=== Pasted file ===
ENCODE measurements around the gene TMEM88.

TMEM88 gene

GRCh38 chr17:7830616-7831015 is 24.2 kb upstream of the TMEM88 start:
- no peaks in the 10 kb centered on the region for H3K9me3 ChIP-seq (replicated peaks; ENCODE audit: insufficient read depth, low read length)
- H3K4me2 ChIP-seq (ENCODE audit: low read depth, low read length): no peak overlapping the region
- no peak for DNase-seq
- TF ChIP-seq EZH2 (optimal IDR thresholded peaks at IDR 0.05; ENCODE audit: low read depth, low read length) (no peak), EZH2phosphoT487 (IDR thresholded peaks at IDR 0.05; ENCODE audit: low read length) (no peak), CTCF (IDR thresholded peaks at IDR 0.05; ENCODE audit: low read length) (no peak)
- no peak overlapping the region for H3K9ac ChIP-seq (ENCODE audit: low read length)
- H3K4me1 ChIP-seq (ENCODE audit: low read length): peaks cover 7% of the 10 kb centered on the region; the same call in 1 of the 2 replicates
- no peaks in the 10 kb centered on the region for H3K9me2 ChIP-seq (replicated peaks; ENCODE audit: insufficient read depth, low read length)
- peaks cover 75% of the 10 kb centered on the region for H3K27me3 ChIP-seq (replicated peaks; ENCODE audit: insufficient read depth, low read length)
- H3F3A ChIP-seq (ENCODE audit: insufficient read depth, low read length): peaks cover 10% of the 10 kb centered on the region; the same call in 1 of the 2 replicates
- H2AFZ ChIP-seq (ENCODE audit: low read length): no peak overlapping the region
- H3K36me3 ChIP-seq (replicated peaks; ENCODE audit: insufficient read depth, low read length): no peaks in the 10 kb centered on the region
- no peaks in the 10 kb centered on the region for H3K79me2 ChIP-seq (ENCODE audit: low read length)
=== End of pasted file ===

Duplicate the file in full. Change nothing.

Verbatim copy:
ENCODE measurements around the gene TMEM88.

TMEM88 gene

GRCh38 chr17:7830616-7831015 is 24.2 kb upstream of the TMEM88 start:
- no peaks in the 10 kb centered on the region for H3K9me3 ChIP-seq (replicated peaks; ENCODE audit: insufficient read depth, low read length)
- H3K4me2 ChIP-seq (ENCODE audit: low read depth, low read length): no peak overlapping the region
- no peak for DNase-seq
- TF ChIP-seq EZH2 (optimal IDR thresholded peaks at IDR 0.05; ENCODE audit: low read depth, low read length) (no peak), EZH2phosphoT487 (IDR thresholded peaks at IDR 0.05; ENCODE audit: low read length) (no peak), CTCF (IDR thresholded peaks at IDR 0.05; ENCODE audit: low read length) (no peak)
- no peak overlapping the region for H3K9ac ChIP-seq (ENCODE audit: low read length)
- H3K4me1 ChIP-seq (ENCODE audit: low read length): peaks cover 7% of the 10 kb centered on the region; the same call in 1 of the 2 replicates
- no peaks in the 10 kb centered on the region for H3K9me2 ChIP-seq (replicated peaks; ENCODE audit: insufficient read depth, low read length)
- peaks cover 75% of the 10 kb centered on the region for H3K27me3 ChIP-seq (replicated peaks; ENCODE audit: insufficient read depth, low read length)
- H3F3A ChIP-seq (ENCODE audit: insufficient read depth, low read length): peaks cover 10% of the 10 kb centered on the region; the same call in 1 of the 2 replicates
- H2AFZ ChIP-seq (ENCODE audit: low read length): no peak overlapping the region
- H3K36me3 ChIP-seq (replicated peaks; ENCODE audit: insufficient read depth, low read length): no peaks in the 10 kb centered on the region
- no peaks in the 10 kb centered on the region for H3K79me2 ChIP-seq (ENCODE audit: low read length)